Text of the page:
Grown up as adults, we need to be discerning of information that bombard our unwitting ears. One may realize it is indeed important to guard your space attentively aka ‘birds of the same feather flock together.’ Stay away from toxic mass media, people, e.g. pessimists and critics, whom you may need to automatically, as an ego defense mechanism, arouse anger or hatred in your little self. If the perspective of the objective observer can be used in mindfully going about, even amidst the company of negative people, ‘negative’ words and experiences can be used as an experience to obtain the spiritual lesson of the moment. (As mentioned in previous hubs/articles, there is nothing ‘good’ or ‘bad’ per se.) Since even tempered steal can break, it may be best to avoid ‘temptations’ or negative situations as much as we can become aware ahead of time regarding them in our own consciousness.

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In line with being true to what I write, I took down the previous About the Author that said “This frustrated writer …” and replaced it with the one you now see, about my hubs being a glimpse into my own soul.

"Every artist dips his brush into his own soul and paints his own nature into his pictures." - Henry Ward Beecher, 1813-1887, Writer, Speaker and Reformer,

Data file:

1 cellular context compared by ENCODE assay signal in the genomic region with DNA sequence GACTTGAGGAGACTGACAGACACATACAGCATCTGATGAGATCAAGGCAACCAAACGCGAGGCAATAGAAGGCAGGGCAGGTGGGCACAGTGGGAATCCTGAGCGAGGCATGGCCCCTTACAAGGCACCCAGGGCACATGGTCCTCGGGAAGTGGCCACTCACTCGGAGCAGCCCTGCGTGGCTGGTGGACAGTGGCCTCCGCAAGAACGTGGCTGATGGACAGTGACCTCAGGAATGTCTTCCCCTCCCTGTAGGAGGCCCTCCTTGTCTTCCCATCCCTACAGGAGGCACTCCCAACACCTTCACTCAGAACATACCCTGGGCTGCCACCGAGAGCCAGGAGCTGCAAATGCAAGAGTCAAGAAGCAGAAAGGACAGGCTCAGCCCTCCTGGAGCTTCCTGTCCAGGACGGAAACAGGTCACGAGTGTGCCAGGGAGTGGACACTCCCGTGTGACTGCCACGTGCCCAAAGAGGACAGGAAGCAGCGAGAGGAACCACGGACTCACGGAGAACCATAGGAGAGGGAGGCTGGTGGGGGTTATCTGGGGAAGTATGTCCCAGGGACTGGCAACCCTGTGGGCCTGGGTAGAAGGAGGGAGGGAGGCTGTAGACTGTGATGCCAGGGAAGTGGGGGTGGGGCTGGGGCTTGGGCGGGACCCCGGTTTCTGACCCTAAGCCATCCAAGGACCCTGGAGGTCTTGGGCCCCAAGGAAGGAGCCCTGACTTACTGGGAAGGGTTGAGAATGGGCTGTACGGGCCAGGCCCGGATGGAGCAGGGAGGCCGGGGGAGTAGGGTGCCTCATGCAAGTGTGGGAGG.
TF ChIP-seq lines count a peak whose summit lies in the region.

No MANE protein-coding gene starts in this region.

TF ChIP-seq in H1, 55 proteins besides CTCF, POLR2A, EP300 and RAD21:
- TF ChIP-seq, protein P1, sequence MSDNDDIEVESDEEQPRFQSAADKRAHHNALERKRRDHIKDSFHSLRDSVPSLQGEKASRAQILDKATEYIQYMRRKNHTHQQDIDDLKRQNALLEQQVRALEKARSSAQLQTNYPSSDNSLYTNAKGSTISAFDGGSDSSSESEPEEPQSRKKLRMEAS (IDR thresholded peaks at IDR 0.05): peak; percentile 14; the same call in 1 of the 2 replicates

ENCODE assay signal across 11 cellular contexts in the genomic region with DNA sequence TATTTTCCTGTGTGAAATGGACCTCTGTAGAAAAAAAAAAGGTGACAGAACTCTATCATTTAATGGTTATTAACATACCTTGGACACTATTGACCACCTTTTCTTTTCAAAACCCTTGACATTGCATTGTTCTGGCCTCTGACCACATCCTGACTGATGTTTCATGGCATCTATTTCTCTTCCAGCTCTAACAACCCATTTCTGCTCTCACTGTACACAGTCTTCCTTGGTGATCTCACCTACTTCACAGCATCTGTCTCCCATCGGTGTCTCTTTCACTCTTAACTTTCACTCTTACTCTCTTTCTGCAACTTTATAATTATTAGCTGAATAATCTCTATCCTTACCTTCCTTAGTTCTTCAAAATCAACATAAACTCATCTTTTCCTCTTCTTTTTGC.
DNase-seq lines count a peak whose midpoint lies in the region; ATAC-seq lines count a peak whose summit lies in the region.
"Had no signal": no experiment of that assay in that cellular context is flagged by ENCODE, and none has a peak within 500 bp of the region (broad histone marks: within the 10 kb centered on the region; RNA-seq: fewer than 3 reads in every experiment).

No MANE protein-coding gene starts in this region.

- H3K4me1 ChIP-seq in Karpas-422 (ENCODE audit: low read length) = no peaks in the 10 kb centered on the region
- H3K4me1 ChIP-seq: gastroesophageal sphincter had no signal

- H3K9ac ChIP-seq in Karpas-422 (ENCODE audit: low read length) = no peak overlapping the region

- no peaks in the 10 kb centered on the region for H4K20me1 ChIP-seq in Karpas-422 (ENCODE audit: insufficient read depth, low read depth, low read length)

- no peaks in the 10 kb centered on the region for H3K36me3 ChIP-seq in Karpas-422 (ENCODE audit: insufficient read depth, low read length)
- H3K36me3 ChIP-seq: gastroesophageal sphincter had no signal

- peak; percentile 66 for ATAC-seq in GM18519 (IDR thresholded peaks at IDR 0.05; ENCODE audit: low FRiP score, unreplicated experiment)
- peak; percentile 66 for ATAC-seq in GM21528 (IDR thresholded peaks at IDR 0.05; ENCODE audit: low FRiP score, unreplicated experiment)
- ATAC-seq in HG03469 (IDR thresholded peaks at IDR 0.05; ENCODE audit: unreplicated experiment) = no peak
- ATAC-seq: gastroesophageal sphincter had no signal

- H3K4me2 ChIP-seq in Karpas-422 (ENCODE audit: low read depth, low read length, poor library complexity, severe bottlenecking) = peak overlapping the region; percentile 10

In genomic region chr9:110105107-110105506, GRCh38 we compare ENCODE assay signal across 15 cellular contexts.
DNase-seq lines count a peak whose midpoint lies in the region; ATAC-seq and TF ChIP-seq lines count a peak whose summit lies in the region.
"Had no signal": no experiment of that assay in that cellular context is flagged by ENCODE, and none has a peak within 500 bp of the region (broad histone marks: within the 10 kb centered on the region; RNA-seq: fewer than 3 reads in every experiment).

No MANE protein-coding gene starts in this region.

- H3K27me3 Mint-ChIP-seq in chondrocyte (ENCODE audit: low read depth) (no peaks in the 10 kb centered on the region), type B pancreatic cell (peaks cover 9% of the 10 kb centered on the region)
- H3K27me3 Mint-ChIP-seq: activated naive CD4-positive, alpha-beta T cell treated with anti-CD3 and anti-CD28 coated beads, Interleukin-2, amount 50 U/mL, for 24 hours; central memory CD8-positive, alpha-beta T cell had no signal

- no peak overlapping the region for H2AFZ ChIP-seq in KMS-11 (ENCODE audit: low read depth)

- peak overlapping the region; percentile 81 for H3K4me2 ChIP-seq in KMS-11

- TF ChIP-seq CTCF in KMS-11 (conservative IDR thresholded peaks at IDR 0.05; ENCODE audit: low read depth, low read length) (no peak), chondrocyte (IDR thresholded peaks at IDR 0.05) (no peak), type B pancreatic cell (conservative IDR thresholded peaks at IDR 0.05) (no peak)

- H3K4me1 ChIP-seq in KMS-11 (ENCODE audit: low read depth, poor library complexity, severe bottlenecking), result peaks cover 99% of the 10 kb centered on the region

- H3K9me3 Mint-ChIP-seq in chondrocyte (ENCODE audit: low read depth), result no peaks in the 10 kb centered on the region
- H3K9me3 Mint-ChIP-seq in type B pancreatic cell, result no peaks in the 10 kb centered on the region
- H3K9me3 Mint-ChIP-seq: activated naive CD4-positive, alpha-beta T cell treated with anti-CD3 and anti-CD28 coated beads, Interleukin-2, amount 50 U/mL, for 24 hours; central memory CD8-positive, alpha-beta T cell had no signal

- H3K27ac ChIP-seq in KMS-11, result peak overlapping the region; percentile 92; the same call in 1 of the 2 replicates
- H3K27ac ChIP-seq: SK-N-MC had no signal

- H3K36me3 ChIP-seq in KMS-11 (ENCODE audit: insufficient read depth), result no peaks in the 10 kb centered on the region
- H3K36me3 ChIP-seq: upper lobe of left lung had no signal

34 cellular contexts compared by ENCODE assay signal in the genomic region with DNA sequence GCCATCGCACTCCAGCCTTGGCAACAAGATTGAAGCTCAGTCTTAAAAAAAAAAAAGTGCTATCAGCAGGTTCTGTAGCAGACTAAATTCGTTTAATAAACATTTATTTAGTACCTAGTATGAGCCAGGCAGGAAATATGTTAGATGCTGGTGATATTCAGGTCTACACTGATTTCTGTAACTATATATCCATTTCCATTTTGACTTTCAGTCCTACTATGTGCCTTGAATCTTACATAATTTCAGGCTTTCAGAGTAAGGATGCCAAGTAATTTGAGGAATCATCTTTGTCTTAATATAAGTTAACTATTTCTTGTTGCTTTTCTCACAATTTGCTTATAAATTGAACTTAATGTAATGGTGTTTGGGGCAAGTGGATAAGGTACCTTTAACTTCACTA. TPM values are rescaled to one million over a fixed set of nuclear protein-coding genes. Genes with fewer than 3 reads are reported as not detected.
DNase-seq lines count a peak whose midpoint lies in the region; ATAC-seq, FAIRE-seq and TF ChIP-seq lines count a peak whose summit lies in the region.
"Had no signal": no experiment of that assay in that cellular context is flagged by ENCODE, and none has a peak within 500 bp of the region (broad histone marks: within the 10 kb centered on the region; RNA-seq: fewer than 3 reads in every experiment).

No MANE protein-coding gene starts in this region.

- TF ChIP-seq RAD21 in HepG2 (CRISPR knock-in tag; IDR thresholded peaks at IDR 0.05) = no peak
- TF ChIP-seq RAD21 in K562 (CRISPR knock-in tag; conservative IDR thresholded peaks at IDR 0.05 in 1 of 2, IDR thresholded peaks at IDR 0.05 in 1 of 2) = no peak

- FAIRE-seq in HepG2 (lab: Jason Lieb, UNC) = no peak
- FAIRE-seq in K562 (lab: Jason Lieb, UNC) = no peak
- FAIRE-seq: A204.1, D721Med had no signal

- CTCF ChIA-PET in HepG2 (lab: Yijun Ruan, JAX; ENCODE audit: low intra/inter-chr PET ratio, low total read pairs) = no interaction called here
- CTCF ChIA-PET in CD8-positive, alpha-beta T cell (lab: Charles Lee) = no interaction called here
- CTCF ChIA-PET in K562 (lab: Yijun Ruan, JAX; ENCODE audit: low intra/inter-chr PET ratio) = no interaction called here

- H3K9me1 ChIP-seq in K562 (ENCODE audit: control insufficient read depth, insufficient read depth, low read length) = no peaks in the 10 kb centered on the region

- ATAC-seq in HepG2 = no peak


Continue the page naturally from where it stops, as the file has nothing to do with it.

Which is more in line with what ‘About the Author’ should reflect.

“Frustrated writer,” I realize is really not what I am because writing is really something I find true joy in and hope that whatever I write overflows with that kind of joy, the way I aim for with respect to every other possible tasks my conscious attention focuses on.

Feeding the dogs, can be a joy. Brushing one’s teeth can be a French kiss, and so on and so forth.

Being true to oneself …

That is the ultimate JOY!

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Comments 2 comments

Ericdierker profile image

Ericdierker 16 months ago from Spring Valley, CA. U.S.A.

I think my mom thought it was kind to let me know that I was not good at certain things and therefor limit my frustrations in struggle. Interesting notion. I wonder how it came to be that my children are great at all things in their own way. This is a wonderful area to bring awareness to.


Quirinus profile image

Quirinus 16 months ago from Sitting on the Rug Author

I'm guessing that, when led gently by a "leader" who knows first of to follow (i.e., sensitive to the learner's need), the transfer of information, e.g. from the parent to the child automatically becomes a gentle, loving one. It is when something is imposed upon us that we end up resenting being taught or talked down on.

I have a feeling it would be helpful for parents and mentors to consider the project based learning (PBL, if I remember correctly) rationale, even early on in the child's life. ... to give us a better understanding of our children's hopes and dreams, and help them towards becoming the person that they dream to be someday, including teaming up with them in getting to that goal.

Thank you for sharing insightful observations, Eric.